Toyota Texas line end
Patrick Rall's picture

How Toyota Builds Almost Every New Truck in Texas

When Toyota broke ground on their truck plant outside of San Antonio Texas, critics insisted that it would be impossible for the company to make this location work – but Toyota has proven those folks wrong in a big way, building almost every truck sold in America in the Texas plant.

When Toyota announced that they were going to build a massive truck assembly plant outside of San Antonio, Texas, the concern from the critics was whether or not the Japanese automaker could build trucks in Texas. If you’ve never noticed, automotive manufacturing facilities tend to be located in clusters, which allows support companies and 3rd party suppliers to set up shop in those areas as well. It also allows the company to open a factory in an area where there is a high number of experienced auto factory workers.

For example, when an automaker opens a production facility near Detroit, that company knows that they will have access to an endless list of suppliers for every component that they don’t produce themselves as well as a long list of qualified individuals to fill every position in the plant.

With that in mind, there is a theoretical problem with building a plant in San Antonio, Texas, since there is very little support infrastructure, very few automotive suppliers and a much smaller pool of experienced workers.

An automaker can ship components from anywhere, but every mile in component shipping can add fractions of a cent to the cost of that vehicle. The critics insisted that this lack of automotive infrastructure would be too costly for Toyota, and they may have been right, but Toyota never had to worry about that.

Toyota didn’t just build an assembly plant – they built an automotive production campus of sorts, with various outside suppliers doing business on the same sprawling piece of Texas property as the Toyota assembly plant. In doing so, they created a job boom in the area and in addition to hiring from the surrounding area to begin with – Toyota has continued to promote from within as new roles for more skilled workers or lead positions open up.

Toyota effectively created an automotive infrastructure in the San Antonio area and to take advantage of that effort, they build both the Tundra and the Tacoma on the same assembly line at the same time – making TMMTX that much more impressive.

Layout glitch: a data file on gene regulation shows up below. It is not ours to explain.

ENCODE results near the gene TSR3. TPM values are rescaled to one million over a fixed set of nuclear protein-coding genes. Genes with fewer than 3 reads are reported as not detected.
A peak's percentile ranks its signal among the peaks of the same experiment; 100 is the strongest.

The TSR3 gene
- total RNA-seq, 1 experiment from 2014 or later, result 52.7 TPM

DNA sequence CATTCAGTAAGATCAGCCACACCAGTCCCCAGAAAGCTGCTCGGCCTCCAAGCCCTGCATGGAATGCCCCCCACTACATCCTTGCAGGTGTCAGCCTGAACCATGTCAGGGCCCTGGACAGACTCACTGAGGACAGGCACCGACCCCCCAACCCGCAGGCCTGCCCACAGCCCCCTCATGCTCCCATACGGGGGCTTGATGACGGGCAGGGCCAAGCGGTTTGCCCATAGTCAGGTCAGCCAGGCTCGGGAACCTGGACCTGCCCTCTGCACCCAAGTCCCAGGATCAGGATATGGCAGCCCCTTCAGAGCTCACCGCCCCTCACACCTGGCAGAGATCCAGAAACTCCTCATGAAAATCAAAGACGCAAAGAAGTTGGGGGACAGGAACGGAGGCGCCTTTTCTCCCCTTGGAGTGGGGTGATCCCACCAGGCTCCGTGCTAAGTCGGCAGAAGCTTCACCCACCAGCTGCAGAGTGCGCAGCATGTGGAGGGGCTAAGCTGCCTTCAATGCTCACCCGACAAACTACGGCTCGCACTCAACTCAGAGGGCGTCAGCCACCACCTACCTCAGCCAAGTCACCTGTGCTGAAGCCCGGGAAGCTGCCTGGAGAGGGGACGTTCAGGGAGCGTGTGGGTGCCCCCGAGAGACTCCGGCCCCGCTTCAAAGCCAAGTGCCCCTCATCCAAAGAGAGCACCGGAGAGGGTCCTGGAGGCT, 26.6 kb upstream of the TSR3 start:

Assembly Line and Suppliers Share Walls
While Toyota was able to find and educate plenty of workers in the San Antonio area to run the production line at the TMMTX plant, the lack of nearby supplies was the biggest obstacle. To clear that hurdle, Toyota reached out to suppliers in other areas and offered them a chance to set up shop in an adjoining building on the Toyota Texas Truck plant. With these suppliers operating a smaller facility out of a building connected to the Toyota production buildings, there is a huge reduction in cost for both the supplier and the automaker.

One great example of a supplier doing business at the TMMTX facility is the company that makes the seats for the Toyota Tundra and Toyota Tacoma. Seats for trucks are heavy and bulky, so shipping them would be very expensive. Rather than incur the cost of shipping the seat to the factory or building the seats themselves, Toyota brought the supplier who makes the seats into the Texas production facility. As a result, every seat for the Tundra and Tacoma is built right next to the building hosting the production line and in some cases, there is a turnaround time of just 50 minutes from the time when Toyota orders the seats to the time when the seats are ready to be installed along the assembly line.

That quick turnaround and removal of shipping costs allows Toyota to build the Tacoma and Tundra in a cost effective manner, while also creating a new automotive supplier community in San Antonio. These companies are located at the Toyota plant in order to be able to supply Toyota in a hurry, but these smaller companies are still free to do business with other local companies.